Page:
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How to Shop for Healthy Food

Maintaining your health - and your family's health - is among the most important jobs any of us will ever have in this life. In the current economic climate obtaining organics or premium health foods is becoming more difficult (and more costly), so here are tips you can use to get the most nutrition for your food dollars in your own neighborhood. Remember that if you go for the nutrients and put some effort into proper preparation, you'll find that your hunger is satisfied with less bulk (you'll put on fewer pounds), your energy levels will be higher and your susceptibility to disease will be lower.

1. Buy the freshest foods available
The fresher the food items you buy, the more nutritious they will be. Only fresh, firm produce, and the freshest meats. If it's past its prime, don't waste your money. In season, keep an eye out for those farm trucks on the side of the road, they often have the freshest of the fresh for pennies on the dollar you'd be spending at the grocery store.

2. Pick the leanest cuts of meat
When seeking the freshest meats in your grocer's meat coolers, you've already read the date labels. Now go for the cuts with the least fat. Toxins, artificial hormones and antibiotics accumulated by the animal will tend to settle in the adipose tissue, so cuts with a good deal of "juicy" fat will have more toxins than leaner cuts. Or you can purchase cuts with surrounding fat but not much marbling, and trim it when you get home. Just remember you're paying for the weight of that useless fat, so try to buy it already trimmed.

3. If the chicken was factory-farmed, don't eat the skin
If you don't have access to free range chickens, remove the skin from your cuts before cooking and serving. Cooking will destroy most bacterial contamination acquired during slaughter and processing, but do you really want to eat cooked salmonella? The skin also comes with a subcutaneous layer of fat that is high in all the artificial toxins and pharmaceuticals necessary to combat diseases in factory conditions. Don't eat them.

4. Fresh is better than frozen, frozen is better than canned
All preservation processing destroys some of the nutrients in fresh vegetables and fruits. Drying is preferable, but most groceries offer little in the way of dried foods. If you keep this rule in mind, you'll be getting the most nutrition you can from what vegetables and fruits you do buy. This alone stretches your food dollars.

5. Avoid highly processed foods
Boxed and canned foods (that aren't pasta) are the most devoid of nutrient value. They also come with a lot of unnecessary packaging that will take up room in a landfill. If you simply train yourself to avoid boxed foods along the aisles and go for fresh fruit and veggies instead, your body and your health care bills will thank you for it.

6. Compare prices on organics
Organics are making their way into the produce departments and onto shelves in more and more neighborhood grocery stores. Often there is little to no price difference between organics and non-organics of one variety, while there may be a large difference in others. If you find the price difference to be just a few pennies, buy the organics. The lack of toxins and increased nutrients will be well worth those pennies.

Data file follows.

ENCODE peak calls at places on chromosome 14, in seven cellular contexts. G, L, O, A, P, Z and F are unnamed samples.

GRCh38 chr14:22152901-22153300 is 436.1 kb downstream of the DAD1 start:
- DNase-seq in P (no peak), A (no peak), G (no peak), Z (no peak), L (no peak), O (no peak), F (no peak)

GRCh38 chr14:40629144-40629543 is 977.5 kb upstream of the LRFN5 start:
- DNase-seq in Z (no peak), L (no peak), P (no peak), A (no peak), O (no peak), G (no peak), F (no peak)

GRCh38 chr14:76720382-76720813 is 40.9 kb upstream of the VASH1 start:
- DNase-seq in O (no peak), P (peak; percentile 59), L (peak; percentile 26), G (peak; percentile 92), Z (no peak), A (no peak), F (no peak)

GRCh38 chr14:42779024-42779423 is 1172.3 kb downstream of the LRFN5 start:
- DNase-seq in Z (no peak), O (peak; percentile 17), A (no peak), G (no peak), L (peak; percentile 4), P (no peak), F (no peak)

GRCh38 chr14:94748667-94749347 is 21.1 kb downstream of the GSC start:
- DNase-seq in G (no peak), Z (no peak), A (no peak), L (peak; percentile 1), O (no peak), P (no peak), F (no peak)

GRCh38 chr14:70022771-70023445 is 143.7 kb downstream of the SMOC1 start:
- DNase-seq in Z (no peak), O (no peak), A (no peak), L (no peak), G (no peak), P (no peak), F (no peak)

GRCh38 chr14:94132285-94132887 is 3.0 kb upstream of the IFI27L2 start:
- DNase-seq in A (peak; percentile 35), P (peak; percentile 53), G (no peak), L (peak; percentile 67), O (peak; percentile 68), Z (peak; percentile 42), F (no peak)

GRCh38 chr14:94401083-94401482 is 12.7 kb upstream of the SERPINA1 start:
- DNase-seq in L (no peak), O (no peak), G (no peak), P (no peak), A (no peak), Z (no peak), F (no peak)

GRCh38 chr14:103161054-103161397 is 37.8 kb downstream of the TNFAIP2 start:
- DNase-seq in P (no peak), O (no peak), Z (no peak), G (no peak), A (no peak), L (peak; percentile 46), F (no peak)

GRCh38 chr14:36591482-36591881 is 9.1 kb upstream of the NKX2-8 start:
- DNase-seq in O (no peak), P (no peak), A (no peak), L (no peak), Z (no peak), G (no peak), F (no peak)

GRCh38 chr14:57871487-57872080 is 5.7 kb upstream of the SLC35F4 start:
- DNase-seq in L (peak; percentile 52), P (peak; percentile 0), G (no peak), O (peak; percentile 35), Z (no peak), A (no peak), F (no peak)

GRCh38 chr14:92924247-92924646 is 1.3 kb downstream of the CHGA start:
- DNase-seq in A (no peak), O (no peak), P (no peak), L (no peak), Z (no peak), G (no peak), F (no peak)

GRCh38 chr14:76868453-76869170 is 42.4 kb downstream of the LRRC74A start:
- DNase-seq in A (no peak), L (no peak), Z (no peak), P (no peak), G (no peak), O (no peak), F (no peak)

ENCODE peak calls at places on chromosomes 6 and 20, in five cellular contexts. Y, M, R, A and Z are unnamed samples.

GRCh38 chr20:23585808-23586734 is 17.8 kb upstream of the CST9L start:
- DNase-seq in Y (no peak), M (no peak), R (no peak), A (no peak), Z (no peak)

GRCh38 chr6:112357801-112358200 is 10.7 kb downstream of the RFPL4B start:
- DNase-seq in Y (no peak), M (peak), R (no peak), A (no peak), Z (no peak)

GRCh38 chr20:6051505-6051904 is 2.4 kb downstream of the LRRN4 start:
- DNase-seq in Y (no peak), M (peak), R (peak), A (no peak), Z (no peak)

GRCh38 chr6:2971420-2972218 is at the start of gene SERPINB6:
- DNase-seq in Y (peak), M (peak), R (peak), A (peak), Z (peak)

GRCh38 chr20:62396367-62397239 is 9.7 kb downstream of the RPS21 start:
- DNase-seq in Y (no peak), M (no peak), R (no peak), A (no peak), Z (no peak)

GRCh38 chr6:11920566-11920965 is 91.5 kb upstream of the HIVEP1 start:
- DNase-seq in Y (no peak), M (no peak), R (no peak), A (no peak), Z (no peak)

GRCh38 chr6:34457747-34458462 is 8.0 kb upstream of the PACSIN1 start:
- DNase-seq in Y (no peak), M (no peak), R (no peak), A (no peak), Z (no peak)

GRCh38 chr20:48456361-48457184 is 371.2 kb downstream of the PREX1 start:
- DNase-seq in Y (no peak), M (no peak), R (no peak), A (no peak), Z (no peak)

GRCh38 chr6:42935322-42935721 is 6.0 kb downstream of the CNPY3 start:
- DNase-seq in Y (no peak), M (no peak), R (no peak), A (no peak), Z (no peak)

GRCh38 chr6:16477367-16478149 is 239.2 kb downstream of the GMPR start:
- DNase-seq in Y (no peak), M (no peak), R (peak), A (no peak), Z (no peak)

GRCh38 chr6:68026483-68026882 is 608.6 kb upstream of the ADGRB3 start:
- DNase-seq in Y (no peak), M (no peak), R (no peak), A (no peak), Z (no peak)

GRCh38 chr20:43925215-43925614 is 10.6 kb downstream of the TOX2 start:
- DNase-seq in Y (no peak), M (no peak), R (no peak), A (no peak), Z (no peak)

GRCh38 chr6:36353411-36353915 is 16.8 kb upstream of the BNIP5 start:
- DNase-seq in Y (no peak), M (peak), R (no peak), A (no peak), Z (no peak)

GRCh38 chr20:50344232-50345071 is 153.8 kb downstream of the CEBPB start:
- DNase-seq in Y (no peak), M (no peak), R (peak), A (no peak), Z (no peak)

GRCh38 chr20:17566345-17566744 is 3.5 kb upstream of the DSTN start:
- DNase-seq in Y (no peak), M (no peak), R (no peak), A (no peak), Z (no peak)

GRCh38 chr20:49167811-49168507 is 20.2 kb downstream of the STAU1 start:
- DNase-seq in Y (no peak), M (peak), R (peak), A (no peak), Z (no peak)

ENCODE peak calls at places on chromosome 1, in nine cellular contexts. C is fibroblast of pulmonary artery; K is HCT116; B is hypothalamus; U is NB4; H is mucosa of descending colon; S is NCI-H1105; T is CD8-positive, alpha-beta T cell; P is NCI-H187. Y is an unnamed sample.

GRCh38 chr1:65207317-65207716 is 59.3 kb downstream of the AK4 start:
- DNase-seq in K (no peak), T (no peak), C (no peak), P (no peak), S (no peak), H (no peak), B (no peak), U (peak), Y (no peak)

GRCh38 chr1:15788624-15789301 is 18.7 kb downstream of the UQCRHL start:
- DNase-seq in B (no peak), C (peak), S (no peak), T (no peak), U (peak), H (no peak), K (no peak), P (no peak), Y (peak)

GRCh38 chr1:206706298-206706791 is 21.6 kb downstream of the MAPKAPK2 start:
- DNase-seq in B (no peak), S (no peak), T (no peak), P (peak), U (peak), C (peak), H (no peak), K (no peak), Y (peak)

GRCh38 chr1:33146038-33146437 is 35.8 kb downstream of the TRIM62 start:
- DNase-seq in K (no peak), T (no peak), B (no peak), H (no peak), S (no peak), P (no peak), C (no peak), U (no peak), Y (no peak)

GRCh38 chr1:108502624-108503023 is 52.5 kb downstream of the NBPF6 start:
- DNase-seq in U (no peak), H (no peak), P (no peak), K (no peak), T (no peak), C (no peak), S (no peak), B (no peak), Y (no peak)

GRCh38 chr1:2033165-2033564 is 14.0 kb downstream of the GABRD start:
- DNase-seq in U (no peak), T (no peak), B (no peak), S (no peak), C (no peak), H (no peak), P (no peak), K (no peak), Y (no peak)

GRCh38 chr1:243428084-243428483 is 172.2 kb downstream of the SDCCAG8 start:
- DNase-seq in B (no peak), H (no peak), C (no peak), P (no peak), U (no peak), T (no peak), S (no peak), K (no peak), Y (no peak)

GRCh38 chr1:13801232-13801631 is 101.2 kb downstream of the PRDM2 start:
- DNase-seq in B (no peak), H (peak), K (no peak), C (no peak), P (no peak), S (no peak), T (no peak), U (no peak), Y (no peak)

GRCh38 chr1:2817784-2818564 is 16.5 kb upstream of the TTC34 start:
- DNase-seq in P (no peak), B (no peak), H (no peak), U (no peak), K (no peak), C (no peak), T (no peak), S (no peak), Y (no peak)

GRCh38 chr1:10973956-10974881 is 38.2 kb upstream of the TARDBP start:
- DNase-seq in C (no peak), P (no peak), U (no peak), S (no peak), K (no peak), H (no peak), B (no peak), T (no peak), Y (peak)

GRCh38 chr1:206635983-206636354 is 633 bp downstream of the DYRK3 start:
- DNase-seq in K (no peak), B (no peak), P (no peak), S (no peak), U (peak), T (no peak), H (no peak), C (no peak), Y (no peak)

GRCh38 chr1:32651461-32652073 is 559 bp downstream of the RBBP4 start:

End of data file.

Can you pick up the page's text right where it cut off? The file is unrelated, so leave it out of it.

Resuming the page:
7. Ocean fish is better than farmed fish
Fish should not be a huge item in your diet for several reasons, as both wild and farmed fish have their issues with accumulated toxins. If you like small fish like sardines and anchovies, try to get them fresh. These small fish have fewer toxins generally than tuna, salmon or char. Fresh ocean-caught salmon is highly nutritional, but again beware of mercury content - don't eat it often. Most all the catfish and tilapia in the bin is farmed and high in toxin-loaded fat plus low in Omega-3.

8. Join a CSA
CSA - Community Supported Agriculture - is a system that's taking off like gangbusters all over the country. Most people have access to at least one participating farm in their immediate region. Check local newspaper ads and the bulletin board at your food co-op for participants. The way it works is you buy in to the coming season's crops ahead of time, bags and boxes of freshly harvested food come to you (or you can take the kids to the farm and pick it up). Some participants also offer free range chickens, eggs, honey and even sides of beef. No middleman, processing or cross-world transportation costs, so the prices are good.

9. Learn how to cook & prepare fresh foods
Too many people in our hectic modern world don't know how to prepare and cook food that doesn't come in a box or a bag from the local fast food joint. There are dozens of great cookbooks out there that specialize in fresh ingredients, and you may find you've a real talent! The food will taste better, go farther, and be much more highly nutritious if you buy it fresh and prepare it yourself. And leftovers make great lunches!

10. Plan your meals ahead of time
Saving time as well as saving money is a must if you want your nutrition project to succeed. If you do your major shopping one day a week - say, Saturday - you've got Saturday afternoon to plan the week's meals by what you've bought, and all day Sunday to do the prep. Sometimes you'll want to cook stews and make broths ahead of time and freeze, or you may wish to do the veggie prep first and add the meat when you get home from work. With planning and just a little effort you and your family can be eating fresher, healthier foods right away, and finding out just how tasty fresh, healthy foods are!

Featured in Health